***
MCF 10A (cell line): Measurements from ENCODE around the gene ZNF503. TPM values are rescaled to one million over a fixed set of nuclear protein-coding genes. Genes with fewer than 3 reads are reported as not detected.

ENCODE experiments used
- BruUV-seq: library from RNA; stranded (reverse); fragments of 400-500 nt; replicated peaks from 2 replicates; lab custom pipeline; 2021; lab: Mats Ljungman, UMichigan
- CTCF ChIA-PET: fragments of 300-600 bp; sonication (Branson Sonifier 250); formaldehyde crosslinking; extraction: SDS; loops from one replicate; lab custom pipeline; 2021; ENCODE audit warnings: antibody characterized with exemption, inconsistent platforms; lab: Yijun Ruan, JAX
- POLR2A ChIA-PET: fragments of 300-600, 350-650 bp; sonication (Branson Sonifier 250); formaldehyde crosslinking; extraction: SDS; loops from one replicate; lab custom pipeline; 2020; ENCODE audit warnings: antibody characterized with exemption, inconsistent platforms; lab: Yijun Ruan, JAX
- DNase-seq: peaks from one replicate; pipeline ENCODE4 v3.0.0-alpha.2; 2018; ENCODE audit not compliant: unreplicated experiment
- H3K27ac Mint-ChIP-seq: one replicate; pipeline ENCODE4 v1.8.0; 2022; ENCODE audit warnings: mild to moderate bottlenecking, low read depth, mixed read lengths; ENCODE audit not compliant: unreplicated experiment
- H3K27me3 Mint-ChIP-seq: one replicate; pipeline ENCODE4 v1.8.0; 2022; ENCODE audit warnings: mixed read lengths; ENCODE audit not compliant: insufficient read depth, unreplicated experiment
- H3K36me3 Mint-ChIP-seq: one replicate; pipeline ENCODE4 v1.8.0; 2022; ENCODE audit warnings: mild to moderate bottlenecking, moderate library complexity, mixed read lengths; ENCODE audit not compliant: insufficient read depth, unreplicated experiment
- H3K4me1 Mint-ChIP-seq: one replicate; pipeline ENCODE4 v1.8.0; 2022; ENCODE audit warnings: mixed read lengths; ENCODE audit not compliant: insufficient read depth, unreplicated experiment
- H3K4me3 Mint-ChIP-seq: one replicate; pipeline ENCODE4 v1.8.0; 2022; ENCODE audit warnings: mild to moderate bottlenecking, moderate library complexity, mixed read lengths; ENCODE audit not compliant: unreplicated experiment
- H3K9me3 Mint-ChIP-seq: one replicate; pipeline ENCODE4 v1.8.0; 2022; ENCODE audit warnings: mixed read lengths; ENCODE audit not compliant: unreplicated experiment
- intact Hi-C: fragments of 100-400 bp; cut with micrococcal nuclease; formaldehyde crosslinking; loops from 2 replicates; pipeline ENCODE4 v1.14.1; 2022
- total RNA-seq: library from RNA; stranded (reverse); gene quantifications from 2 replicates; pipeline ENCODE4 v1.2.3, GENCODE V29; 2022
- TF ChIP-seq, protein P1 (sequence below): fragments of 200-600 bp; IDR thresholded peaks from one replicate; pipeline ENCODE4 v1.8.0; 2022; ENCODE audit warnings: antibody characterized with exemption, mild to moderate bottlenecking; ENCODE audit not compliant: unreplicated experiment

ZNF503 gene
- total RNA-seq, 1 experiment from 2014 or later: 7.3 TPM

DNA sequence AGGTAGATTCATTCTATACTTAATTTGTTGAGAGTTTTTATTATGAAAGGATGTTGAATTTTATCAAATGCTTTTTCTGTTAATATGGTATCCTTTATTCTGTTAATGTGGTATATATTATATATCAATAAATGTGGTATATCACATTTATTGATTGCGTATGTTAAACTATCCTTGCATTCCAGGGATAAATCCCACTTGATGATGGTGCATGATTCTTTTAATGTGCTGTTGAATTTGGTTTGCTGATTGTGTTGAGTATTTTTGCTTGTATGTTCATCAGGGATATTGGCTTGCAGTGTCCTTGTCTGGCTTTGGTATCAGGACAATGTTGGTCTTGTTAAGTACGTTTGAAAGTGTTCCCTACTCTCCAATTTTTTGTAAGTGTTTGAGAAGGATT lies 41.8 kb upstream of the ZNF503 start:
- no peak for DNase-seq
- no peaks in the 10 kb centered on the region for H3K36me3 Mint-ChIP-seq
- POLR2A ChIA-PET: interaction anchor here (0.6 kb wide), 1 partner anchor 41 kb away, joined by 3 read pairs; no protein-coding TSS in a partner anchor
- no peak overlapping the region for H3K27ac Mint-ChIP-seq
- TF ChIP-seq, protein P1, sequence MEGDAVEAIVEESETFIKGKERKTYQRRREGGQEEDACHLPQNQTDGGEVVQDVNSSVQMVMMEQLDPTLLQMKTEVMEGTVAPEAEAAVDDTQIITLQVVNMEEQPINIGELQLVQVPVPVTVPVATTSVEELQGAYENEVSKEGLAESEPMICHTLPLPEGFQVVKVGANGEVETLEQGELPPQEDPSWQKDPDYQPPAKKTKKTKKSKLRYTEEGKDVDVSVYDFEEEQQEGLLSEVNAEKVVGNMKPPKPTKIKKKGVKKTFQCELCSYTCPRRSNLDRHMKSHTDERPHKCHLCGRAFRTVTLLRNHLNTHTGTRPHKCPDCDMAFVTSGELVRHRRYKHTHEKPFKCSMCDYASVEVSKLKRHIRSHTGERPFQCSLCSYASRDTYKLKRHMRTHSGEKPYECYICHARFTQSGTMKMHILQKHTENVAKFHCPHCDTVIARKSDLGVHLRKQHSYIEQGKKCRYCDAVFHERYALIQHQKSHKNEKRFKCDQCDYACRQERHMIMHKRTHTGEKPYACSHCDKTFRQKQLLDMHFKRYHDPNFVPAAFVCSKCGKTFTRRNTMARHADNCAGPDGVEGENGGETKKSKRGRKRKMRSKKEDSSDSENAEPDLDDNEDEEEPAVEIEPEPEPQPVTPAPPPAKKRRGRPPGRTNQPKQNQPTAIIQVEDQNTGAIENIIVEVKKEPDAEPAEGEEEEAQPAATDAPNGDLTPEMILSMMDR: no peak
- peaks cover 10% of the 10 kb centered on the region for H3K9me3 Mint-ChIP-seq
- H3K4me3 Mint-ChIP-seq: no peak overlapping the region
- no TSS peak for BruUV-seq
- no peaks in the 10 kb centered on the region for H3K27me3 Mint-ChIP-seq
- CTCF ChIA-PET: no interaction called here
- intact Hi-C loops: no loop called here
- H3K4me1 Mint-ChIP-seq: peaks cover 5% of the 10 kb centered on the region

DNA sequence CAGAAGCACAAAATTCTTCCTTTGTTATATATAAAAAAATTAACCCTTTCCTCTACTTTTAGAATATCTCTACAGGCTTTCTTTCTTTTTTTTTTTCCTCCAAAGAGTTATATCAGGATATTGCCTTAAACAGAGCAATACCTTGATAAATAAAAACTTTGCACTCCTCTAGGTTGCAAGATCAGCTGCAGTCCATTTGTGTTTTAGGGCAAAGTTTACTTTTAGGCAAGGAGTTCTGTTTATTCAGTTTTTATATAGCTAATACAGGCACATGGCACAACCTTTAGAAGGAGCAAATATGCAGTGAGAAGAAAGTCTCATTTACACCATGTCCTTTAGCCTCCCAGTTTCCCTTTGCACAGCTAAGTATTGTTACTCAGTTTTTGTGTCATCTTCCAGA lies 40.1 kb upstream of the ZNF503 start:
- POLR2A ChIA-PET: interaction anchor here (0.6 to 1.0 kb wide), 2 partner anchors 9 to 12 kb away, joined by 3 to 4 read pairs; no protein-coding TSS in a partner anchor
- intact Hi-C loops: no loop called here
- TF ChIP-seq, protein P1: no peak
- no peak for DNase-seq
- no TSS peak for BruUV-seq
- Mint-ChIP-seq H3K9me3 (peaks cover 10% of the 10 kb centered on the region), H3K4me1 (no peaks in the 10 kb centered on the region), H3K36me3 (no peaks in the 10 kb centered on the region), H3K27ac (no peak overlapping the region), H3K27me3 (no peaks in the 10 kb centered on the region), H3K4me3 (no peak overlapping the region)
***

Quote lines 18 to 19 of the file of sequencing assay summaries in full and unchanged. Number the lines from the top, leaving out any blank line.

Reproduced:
DNA sequence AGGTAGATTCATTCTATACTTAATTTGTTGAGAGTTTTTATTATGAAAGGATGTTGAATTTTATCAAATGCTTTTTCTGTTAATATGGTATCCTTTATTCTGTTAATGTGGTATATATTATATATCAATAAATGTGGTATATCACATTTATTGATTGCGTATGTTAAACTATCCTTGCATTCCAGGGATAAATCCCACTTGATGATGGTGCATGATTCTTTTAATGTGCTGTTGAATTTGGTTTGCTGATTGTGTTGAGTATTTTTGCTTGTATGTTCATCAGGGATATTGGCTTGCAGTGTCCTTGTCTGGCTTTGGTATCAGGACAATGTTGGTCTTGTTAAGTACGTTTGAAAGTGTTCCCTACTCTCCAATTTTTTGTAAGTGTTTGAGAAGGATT lies 41.8 kb upstream of the ZNF503 start:
- no peak for DNase-seq